Follow our simple guide with expert advice on how to make royal icing including top tips, how to decorate, and how to store.
Royal icing is made by beating egg whites and icing sugar together to form a smooth paste. It is then used to coat and decorate a variety of different cakes and biscuits but it is mostly used for decorating wedding cakes.
This particular icing dates back hundreds of years when it was less regally known as ‘egg white icing’. It was later changed to ‘royal icing’ after it was used to decorate Queen Victoria’s wedding cake in 1840.
Though it has fallen out of favour with modern-day couples tying the knot, you will commonly see it nowadays used to decorate Christmas cakes, or thinned with a little water to decorate sugar or vanilla cookies.
How to decorate with royal icing
How to make royal icing
Top tips for making royal icing
How do you colour royal icing?
What type of cake works best to cover in royal icing?
What can you use instead of egg whites to make royal icing?
How to store royal icing
Royal icing is a great medium to work with if you’re looking for something to firmly set. As well as using it to coat the cake itself, you can pipe decorative borders, scrolls, and figures onto cakes using this type of icing, though this does take some practice.
Goodto.com Food Writer and cake designer, Keiron George is a huge fan of this type of icing. He says; ‘I love working with royal icing and find the possibilities almost endless. It takes a lot of practice to get a beautiful finish, and you need a lot of patience when it comes to piping intricate details. Even though this is seen as an old-fashioned icing, I embrace it, I try to elevate it by using it in more contemporary cake designs, still with a nod to its tradition.’
It can be piped using a piping bag into dots, rosettes, swirls, loops, and lines using different piping nozzles, and is also used for piping names and messages onto cakes.
When royal icing dries it becomes firm and hard. The addition of glycerine allows it to set. This is recommended for coating cakes, but not for any piping or intricate details, as you will lose the strength of the icing. Allow the iced cake to dry and harden for 1-2 days before adding a piped decoration so that any mistakes can be easily scraped off.
You can pipe designs such as flowers or swirls onto florists cellophane and leave them to dry at room temperature before carefully adding them onto the cake. This option is great if you’re making your cake well in advance and want to assemble it on the day.
If you want something a bit softer, or you wish to decorate your cakes with hand-modeled figures, you would be better suited to a ready-to-roll sugar paste or fondant icing. This can be rolled out and used to decorate cakes, cut out for decorative elements, and used as edible modeling clay.
- 2 large egg whites
- 450g icing sugar
- 1 tsp glycerine
How to make royal icing: Step 1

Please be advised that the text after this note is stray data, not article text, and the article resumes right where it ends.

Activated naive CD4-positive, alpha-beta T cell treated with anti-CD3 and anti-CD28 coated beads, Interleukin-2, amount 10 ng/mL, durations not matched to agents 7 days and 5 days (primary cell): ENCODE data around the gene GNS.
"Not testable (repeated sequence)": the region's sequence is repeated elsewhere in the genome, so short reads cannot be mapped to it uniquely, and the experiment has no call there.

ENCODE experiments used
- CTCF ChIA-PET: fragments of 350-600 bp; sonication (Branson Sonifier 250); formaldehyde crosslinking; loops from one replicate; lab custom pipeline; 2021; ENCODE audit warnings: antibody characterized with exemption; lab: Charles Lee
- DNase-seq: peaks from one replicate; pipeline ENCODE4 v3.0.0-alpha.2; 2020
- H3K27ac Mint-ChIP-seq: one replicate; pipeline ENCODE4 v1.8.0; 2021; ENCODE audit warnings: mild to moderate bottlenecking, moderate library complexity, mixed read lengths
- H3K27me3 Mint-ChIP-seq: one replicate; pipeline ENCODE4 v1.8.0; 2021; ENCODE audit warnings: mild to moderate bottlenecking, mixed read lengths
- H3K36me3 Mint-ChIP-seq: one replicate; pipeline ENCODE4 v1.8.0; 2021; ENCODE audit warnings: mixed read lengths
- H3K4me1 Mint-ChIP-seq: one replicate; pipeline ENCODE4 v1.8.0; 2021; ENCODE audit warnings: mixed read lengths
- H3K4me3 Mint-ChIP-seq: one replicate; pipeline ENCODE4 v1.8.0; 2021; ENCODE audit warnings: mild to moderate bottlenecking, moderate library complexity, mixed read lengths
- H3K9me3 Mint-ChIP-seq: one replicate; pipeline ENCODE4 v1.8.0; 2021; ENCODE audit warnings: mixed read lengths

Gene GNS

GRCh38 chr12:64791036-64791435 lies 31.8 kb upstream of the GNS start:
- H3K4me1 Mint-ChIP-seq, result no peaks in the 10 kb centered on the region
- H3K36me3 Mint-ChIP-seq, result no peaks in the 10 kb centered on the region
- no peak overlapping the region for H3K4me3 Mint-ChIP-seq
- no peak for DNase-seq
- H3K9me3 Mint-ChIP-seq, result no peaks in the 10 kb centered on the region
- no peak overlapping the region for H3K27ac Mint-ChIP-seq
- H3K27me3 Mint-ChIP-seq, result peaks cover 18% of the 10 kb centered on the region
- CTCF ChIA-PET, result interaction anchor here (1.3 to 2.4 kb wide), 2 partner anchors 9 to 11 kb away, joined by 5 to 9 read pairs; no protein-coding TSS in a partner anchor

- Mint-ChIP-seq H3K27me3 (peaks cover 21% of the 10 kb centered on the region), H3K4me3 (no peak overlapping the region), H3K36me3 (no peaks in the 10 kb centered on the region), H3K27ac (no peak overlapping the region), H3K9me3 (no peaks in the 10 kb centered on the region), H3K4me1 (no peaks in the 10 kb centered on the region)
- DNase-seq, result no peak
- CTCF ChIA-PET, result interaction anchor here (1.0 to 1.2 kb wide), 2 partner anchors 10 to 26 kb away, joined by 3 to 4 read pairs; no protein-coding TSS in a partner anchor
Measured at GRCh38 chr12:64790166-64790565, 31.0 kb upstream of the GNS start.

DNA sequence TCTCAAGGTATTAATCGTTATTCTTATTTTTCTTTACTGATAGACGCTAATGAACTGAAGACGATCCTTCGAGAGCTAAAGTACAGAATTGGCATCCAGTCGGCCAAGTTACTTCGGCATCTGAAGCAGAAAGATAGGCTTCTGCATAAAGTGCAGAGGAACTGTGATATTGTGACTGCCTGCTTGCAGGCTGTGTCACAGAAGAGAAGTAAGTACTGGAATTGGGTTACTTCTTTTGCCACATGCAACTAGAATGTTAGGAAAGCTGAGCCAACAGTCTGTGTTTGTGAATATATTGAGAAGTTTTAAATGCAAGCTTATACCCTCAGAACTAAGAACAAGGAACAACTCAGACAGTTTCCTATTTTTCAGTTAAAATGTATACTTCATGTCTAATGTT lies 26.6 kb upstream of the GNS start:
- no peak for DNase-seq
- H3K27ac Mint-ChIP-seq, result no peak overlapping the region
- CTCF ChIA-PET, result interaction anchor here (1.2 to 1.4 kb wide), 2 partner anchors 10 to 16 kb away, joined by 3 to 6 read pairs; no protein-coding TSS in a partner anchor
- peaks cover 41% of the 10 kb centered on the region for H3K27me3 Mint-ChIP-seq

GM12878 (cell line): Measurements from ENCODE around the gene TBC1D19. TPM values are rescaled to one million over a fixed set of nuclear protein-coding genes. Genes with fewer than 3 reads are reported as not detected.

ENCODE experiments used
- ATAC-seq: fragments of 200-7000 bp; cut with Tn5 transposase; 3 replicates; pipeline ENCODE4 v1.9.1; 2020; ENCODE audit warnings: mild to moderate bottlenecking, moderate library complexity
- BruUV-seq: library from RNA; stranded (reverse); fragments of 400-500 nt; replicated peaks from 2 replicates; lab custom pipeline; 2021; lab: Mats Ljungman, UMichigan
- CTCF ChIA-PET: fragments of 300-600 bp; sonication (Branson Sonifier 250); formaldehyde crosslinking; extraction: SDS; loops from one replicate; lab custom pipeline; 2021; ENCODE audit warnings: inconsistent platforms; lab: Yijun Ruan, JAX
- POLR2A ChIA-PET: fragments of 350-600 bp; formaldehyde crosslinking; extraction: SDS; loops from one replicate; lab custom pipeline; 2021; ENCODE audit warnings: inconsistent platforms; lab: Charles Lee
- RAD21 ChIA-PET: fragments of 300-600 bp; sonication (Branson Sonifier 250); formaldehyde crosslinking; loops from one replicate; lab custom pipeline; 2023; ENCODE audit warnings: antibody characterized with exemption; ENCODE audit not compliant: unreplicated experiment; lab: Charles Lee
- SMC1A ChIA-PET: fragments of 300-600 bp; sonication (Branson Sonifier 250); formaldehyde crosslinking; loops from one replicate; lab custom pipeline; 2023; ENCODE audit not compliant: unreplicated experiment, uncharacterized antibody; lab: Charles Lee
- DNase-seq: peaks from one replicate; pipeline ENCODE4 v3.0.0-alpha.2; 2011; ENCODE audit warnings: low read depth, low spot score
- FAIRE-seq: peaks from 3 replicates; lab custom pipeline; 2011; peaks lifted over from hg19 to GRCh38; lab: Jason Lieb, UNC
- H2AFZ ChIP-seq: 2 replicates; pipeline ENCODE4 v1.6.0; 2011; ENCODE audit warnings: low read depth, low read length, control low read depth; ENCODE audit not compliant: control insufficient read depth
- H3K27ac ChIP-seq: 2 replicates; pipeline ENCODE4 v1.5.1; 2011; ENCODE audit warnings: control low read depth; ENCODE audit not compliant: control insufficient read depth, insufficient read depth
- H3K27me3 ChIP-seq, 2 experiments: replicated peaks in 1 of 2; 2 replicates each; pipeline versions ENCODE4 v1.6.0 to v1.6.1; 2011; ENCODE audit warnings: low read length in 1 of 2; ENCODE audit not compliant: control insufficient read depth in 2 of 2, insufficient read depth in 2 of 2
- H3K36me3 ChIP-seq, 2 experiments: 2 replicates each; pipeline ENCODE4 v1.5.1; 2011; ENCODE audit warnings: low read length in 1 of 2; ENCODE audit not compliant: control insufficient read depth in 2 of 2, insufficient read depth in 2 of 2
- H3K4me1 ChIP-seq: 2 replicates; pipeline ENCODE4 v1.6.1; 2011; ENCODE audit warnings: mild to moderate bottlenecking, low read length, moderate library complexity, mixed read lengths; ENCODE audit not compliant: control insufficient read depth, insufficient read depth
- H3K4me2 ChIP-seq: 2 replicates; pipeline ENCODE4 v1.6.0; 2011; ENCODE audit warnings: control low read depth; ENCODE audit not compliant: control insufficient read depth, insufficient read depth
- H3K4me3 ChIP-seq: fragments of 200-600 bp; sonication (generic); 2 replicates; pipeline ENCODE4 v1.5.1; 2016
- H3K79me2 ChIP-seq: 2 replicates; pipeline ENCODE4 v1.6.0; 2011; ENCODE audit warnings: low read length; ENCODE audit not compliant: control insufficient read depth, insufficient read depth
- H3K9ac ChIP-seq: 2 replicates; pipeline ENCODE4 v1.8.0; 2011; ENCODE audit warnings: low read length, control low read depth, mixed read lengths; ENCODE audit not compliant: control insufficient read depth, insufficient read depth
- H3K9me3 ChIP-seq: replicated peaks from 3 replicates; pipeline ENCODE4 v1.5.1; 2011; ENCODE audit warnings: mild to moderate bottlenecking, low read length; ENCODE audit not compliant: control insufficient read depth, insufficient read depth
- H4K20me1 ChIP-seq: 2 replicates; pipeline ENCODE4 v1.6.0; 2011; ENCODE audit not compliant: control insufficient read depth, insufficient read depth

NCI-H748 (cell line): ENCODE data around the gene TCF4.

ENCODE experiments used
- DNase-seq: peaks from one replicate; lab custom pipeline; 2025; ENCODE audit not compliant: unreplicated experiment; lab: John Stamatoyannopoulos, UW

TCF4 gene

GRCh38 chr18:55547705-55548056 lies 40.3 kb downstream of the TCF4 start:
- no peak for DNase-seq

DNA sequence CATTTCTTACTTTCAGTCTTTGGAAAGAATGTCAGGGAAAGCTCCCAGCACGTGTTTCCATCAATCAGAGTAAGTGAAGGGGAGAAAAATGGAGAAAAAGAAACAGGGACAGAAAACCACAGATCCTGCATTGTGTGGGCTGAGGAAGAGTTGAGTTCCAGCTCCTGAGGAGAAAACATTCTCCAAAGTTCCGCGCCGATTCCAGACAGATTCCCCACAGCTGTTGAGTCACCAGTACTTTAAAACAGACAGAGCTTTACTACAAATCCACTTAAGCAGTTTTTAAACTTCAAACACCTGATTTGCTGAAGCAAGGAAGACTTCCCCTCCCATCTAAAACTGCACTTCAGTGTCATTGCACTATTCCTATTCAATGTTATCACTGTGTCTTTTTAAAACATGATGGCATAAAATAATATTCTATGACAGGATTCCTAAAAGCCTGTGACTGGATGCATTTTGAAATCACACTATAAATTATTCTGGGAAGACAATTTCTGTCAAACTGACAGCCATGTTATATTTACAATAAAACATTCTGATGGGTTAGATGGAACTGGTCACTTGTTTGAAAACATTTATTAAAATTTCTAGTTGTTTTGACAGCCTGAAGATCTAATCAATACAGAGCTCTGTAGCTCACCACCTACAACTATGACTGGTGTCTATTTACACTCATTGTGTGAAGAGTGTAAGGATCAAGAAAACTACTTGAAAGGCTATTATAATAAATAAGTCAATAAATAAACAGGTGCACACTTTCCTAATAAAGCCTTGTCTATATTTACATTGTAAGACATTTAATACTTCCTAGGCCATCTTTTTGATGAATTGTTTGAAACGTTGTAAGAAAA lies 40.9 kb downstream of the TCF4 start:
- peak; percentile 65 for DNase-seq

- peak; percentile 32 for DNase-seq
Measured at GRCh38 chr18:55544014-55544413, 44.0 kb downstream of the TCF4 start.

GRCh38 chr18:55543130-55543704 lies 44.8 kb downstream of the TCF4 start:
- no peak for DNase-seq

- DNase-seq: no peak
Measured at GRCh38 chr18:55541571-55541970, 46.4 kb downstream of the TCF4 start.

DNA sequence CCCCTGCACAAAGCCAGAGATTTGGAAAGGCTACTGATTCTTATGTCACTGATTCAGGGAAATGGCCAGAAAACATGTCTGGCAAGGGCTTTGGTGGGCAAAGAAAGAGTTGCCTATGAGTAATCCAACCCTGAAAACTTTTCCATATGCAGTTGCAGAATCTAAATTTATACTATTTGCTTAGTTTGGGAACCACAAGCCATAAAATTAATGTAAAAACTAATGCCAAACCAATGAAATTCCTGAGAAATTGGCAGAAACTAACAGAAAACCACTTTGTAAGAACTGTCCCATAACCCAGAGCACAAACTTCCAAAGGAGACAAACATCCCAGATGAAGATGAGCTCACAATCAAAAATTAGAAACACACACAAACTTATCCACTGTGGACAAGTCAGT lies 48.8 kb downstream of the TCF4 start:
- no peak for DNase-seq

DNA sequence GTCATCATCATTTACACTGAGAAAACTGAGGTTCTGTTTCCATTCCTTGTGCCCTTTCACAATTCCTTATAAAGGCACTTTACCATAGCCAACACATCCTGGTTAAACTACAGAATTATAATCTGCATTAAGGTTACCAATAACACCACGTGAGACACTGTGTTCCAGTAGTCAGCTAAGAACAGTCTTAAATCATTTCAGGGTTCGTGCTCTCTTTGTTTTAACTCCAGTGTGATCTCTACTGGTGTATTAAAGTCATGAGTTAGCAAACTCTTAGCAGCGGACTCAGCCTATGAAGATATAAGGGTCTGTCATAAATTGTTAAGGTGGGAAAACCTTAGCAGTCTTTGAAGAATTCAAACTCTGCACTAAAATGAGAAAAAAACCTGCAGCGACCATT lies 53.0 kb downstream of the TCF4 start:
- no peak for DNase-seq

Place the egg whites in a clean grease-free bowl. Sift the icing sugar and add in with the egg whites. Beat well with a wooden spoon or electric mixer on low. You can also use a stand mixer on the lowest setting.
How to make royal icing: Step 2
Continue beating the icing with a wooden spoon, or electric whisk for 5-10 minutes to get a very smooth consistency that will hold its shape. A knife will leave a clear road through the icing when it is the correct consistency. Add the glycerine and stir well to mix.
How to make royal icing: Step 3
Spread the icing over a marzipan-covered cake using a small palette knife. Covering your cake in marzipan beforehand will stop the royal icing from picking up any crumbs from the cake. Our guide on how to cover a cake in marzipan can help you do this.
How to make royal icing: Step 4
Make peaks on the top by lifting the knife upwards quickly. Smooth around the edges and on top of the cake until evenly coated. Decorate with edible decorations or leave to set as suggested above for 1-2 days (see our ‘how to decorate’ section above for more info).
How to make royal icing: Step 5
When working with royal icing, be sure to keep it covered at all times with a damp tea towel to prevent a crust from forming. This will cause lumps if mixed back into the icing and make piping impossible.
When colouring, we recommend using gel pastes rather than liquid colouring, as these can drastically alter the consistency. The gel pastes are very strong, so use them sparingly.
You want to add the colouring very gradually, starting with a lighter colour and then adding more to darken it to your preference. It’s much easier to darken a colour than to lighten it.
Royal icing is rarely used on sponge cakes. When learning how to make royal icing, always remember to cover a rich fruit cake with marzipan before icing, as this seals the moisture into the cake and will prevent the icing from staining.
Once a fruit cake is covered in marzipan and royal icing it can be kept for quite some time, years in some cases, if stored in a cardboard box (not an airtight container) in a cool place
If you don’t want to use raw egg whites you can use powdered egg whites or meringue powder and rehydrate with water, and then make as described. You can also buy packs of royal icing mix that just requires water, just be sure to follow the packet instructions.
Royal icing can be made in advance and stored in the fridge, covered with a damp cloth and cling film. Any leftovers can be kept in the fridge also.
Before using the icing again, allow it to come to room temperature. You will need to stir it well as the icing will have lost some of its structure and will seem a little looser. Mix with a spoon or whisk until the icing regains its thicker texture.